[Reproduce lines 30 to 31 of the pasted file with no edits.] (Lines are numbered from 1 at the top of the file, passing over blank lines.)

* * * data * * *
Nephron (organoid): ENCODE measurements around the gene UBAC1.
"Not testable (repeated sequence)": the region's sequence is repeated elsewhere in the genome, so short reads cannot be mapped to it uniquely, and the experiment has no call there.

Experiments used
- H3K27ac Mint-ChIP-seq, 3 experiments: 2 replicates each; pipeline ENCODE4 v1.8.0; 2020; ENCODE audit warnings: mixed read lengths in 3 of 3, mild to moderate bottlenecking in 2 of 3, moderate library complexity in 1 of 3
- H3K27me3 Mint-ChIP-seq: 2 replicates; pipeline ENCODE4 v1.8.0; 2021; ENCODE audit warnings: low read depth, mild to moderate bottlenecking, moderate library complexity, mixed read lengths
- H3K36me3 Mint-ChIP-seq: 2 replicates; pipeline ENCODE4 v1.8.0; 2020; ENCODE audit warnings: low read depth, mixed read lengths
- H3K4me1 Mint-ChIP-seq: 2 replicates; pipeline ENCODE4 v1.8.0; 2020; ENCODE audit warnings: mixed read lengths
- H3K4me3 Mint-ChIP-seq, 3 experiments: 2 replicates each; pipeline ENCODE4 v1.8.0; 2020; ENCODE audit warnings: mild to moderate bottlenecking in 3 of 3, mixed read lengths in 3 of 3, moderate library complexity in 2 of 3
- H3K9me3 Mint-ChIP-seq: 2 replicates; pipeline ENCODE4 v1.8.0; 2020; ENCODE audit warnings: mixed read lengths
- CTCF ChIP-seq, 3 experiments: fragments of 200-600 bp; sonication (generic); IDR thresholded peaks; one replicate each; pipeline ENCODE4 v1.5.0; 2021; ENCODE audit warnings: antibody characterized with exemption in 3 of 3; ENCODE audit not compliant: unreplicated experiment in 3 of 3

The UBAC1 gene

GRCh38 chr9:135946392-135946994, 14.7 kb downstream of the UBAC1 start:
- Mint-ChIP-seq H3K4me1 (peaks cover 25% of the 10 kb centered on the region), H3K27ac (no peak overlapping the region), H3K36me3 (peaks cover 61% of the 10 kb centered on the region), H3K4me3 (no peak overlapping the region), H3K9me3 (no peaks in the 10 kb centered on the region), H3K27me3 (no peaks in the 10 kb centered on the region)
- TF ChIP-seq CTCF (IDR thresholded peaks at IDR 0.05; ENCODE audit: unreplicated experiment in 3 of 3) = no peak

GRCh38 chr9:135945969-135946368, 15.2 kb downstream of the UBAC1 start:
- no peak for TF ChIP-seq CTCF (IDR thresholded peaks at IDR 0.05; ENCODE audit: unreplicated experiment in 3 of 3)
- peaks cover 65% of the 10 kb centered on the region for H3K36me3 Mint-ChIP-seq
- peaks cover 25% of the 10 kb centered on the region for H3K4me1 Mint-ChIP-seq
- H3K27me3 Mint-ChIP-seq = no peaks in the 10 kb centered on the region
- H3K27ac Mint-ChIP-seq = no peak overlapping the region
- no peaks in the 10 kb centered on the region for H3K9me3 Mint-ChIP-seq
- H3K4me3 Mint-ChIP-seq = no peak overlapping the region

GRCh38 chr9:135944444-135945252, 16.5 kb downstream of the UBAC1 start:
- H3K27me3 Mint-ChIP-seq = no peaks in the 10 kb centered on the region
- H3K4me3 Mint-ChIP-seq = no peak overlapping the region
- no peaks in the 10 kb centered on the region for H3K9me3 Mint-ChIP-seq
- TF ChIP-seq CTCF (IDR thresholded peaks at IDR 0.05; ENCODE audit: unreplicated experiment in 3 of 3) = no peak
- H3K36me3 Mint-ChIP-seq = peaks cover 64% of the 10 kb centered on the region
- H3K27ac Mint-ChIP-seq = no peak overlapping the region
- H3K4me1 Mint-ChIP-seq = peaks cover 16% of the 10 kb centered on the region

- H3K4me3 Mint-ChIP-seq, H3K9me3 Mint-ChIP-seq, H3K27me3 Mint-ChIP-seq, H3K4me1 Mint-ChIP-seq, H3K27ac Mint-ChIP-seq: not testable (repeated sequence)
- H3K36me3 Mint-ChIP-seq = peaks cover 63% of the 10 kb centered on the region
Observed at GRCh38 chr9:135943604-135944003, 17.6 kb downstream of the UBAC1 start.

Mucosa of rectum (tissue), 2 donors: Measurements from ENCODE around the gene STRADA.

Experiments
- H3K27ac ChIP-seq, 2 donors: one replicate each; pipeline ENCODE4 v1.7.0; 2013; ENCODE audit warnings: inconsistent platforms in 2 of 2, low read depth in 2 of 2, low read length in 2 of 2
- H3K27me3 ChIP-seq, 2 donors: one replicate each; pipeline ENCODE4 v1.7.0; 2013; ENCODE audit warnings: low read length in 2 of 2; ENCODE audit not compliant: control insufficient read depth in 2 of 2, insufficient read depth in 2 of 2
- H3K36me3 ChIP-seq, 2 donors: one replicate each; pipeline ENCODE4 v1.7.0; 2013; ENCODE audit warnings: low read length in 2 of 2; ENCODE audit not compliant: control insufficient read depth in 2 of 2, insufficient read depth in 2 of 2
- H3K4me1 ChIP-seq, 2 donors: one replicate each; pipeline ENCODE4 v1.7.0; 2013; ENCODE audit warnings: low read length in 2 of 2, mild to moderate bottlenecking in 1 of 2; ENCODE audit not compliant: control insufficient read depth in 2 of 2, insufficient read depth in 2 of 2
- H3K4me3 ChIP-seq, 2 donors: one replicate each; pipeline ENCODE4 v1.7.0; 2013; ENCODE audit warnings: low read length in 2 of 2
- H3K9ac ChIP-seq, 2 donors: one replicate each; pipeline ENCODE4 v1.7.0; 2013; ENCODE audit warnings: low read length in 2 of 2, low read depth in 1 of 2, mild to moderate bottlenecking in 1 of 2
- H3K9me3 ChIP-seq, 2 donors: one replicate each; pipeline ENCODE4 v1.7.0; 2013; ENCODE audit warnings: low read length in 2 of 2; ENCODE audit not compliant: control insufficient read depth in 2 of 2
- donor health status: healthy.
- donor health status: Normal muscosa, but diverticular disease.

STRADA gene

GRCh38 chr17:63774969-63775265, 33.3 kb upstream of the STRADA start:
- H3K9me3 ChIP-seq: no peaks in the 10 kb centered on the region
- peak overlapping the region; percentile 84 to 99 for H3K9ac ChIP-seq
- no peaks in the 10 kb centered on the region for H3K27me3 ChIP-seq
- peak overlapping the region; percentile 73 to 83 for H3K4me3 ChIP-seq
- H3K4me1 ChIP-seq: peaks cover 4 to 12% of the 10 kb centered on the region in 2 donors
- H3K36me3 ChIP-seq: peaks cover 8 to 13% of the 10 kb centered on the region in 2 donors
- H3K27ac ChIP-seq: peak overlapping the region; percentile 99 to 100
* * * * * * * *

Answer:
- H3K4me1 Mint-ChIP-seq = peaks cover 16% of the 10 kb centered on the region

- H3K4me3 Mint-ChIP-seq, H3K9me3 Mint-ChIP-seq, H3K27me3 Mint-ChIP-seq, H3K4me1 Mint-ChIP-seq, H3K27ac Mint-ChIP-seq: not testable (repeated sequence)